Friday April 10th 2009. Launch -26 days.


Today the most strenuous thing that I did was to search for somewhere to buy fruit and vegetables on a bitterly cold morning with a frigid wind and spitting rain. Almost everything was shut including the normal place that I go to that almost never ever shuts. One small place was open, so, I could replenish with salad stuffs and fruit. I get through a lot of salads and vegetables, so getting regular stocks is important.


Even though the folks in the Netherlands work today it is obvious that a lot of people have taken the day off. The emails are very quiet indeed. We know that fuelling of Herschel is finally happening right now, but there is no word of how it has gone.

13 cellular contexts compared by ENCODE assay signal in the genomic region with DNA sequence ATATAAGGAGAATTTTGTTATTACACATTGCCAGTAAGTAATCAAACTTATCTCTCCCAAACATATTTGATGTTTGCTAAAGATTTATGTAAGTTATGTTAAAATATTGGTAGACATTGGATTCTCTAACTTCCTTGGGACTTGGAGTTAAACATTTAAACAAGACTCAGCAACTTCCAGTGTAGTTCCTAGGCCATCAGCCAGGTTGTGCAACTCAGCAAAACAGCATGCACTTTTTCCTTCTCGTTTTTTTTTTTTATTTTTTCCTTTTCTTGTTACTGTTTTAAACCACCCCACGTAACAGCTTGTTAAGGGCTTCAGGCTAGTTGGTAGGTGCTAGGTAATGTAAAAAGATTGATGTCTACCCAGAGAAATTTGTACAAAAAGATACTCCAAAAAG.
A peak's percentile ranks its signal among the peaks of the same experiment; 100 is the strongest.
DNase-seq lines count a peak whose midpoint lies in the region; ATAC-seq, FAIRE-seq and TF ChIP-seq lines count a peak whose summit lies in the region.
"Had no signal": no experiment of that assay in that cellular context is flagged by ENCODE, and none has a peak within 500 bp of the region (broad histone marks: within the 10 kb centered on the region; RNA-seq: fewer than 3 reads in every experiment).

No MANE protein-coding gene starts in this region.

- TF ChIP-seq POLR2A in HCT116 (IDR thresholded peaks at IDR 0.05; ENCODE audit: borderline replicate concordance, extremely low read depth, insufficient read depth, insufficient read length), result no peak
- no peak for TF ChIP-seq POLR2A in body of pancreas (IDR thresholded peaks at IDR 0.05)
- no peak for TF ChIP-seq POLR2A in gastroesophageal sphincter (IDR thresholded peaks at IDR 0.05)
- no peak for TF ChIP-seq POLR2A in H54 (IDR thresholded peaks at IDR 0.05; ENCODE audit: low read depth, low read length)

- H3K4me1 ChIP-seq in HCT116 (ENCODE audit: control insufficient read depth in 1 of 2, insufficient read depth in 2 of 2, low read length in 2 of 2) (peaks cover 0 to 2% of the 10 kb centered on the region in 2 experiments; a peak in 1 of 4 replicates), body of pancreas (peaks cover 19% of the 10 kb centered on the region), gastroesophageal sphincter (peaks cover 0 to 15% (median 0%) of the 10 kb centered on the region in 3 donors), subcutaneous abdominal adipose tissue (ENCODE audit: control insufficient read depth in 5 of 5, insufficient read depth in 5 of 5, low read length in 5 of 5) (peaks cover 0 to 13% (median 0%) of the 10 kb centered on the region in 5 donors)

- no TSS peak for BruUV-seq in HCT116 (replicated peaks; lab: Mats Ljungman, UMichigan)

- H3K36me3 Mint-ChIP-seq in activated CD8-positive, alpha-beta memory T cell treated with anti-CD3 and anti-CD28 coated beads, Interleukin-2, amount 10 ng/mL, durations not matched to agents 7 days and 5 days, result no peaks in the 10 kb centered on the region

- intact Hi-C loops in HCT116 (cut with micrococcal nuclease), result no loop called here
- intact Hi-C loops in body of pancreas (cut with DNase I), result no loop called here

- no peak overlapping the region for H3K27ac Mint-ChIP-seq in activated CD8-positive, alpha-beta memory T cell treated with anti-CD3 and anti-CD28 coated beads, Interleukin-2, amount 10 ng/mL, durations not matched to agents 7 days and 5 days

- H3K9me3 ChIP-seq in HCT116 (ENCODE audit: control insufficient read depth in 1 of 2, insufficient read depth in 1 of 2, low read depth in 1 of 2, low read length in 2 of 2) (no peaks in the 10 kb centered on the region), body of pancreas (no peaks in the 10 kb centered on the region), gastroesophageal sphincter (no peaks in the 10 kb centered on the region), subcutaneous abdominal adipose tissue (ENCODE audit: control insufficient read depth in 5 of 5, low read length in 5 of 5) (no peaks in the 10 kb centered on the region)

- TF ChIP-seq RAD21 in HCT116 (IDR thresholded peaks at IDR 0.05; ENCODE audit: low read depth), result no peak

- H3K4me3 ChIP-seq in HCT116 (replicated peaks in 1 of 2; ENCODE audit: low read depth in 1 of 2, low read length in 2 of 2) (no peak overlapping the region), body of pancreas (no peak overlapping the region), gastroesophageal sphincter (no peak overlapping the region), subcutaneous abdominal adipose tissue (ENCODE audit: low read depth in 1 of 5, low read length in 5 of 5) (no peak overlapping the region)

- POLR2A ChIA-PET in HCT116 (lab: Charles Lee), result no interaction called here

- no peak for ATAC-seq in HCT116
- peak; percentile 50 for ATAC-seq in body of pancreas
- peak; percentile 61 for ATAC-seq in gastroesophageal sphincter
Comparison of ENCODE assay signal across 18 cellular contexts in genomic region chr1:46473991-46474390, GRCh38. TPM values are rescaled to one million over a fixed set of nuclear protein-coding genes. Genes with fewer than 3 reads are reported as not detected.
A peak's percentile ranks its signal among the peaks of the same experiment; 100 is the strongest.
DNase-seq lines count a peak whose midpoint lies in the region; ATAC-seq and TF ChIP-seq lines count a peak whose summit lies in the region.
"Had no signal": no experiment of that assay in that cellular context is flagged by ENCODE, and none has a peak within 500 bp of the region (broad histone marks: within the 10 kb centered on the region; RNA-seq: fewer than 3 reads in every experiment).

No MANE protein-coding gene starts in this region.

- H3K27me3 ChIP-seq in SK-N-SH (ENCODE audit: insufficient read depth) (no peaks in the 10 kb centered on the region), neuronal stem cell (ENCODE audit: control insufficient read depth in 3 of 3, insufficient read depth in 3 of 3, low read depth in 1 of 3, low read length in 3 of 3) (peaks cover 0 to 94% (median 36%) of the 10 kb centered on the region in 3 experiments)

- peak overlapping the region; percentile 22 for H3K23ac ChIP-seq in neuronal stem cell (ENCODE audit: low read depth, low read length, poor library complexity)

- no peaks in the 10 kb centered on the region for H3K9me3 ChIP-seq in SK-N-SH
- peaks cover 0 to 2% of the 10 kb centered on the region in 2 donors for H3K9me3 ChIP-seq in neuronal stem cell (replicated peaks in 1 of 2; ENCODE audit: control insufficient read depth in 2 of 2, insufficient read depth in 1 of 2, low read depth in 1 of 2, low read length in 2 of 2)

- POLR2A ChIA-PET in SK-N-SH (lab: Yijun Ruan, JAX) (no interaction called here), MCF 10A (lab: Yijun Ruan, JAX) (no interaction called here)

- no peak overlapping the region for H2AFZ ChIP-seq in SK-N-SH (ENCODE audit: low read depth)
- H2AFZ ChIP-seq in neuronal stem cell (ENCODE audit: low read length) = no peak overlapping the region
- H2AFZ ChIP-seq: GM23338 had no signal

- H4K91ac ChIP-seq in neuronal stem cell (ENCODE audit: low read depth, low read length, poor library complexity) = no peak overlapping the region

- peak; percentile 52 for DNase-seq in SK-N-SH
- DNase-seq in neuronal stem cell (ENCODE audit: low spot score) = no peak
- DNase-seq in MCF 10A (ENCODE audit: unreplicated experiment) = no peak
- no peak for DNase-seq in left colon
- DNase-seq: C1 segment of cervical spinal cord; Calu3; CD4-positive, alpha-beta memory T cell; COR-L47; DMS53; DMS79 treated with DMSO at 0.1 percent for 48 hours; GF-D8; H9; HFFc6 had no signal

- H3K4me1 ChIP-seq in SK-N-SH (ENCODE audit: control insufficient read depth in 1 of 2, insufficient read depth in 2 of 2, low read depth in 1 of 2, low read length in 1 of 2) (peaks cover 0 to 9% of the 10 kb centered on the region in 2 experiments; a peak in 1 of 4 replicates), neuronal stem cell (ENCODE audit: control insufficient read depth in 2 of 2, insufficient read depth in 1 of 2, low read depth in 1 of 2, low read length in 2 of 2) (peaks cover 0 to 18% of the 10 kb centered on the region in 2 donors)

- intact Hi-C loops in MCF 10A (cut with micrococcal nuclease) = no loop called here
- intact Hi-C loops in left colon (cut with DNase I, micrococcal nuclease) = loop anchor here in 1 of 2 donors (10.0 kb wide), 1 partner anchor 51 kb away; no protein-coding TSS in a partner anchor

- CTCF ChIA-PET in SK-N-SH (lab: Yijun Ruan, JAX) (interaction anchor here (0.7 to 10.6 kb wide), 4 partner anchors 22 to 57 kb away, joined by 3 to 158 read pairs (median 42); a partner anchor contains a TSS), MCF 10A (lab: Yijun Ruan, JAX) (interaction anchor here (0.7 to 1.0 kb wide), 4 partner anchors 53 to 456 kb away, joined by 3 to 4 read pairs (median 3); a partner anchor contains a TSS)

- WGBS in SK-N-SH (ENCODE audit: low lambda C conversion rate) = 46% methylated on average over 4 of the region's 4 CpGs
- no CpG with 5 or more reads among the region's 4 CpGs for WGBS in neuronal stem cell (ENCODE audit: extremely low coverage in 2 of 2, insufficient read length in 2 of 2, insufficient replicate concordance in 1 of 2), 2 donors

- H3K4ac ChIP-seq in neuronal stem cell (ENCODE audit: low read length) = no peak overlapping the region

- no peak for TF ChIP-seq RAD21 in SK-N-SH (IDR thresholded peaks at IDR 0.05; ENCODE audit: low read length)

Catch up on some more sleep in the afternoon and finish reading “Islands in the Sky”. It’s a wonderful book, but Arthur C. Clarke envisaged a world in which meteorological and geostationary communications satellites would be manned vehicles and near-Earth space would be crowded with people: he never imagined that all this would be done exclusively by ground control. He also had just 3 geostationary communications satellites to handle all the world’s TV, radio and telephones: little did he suspect that there would be hundreds of geostationary satellites, with many countries having their own. We depend on space for so much of our communications these days, as forecast by Arthur C. Clarke, but it has been done in a way very different to the one that he envisaged.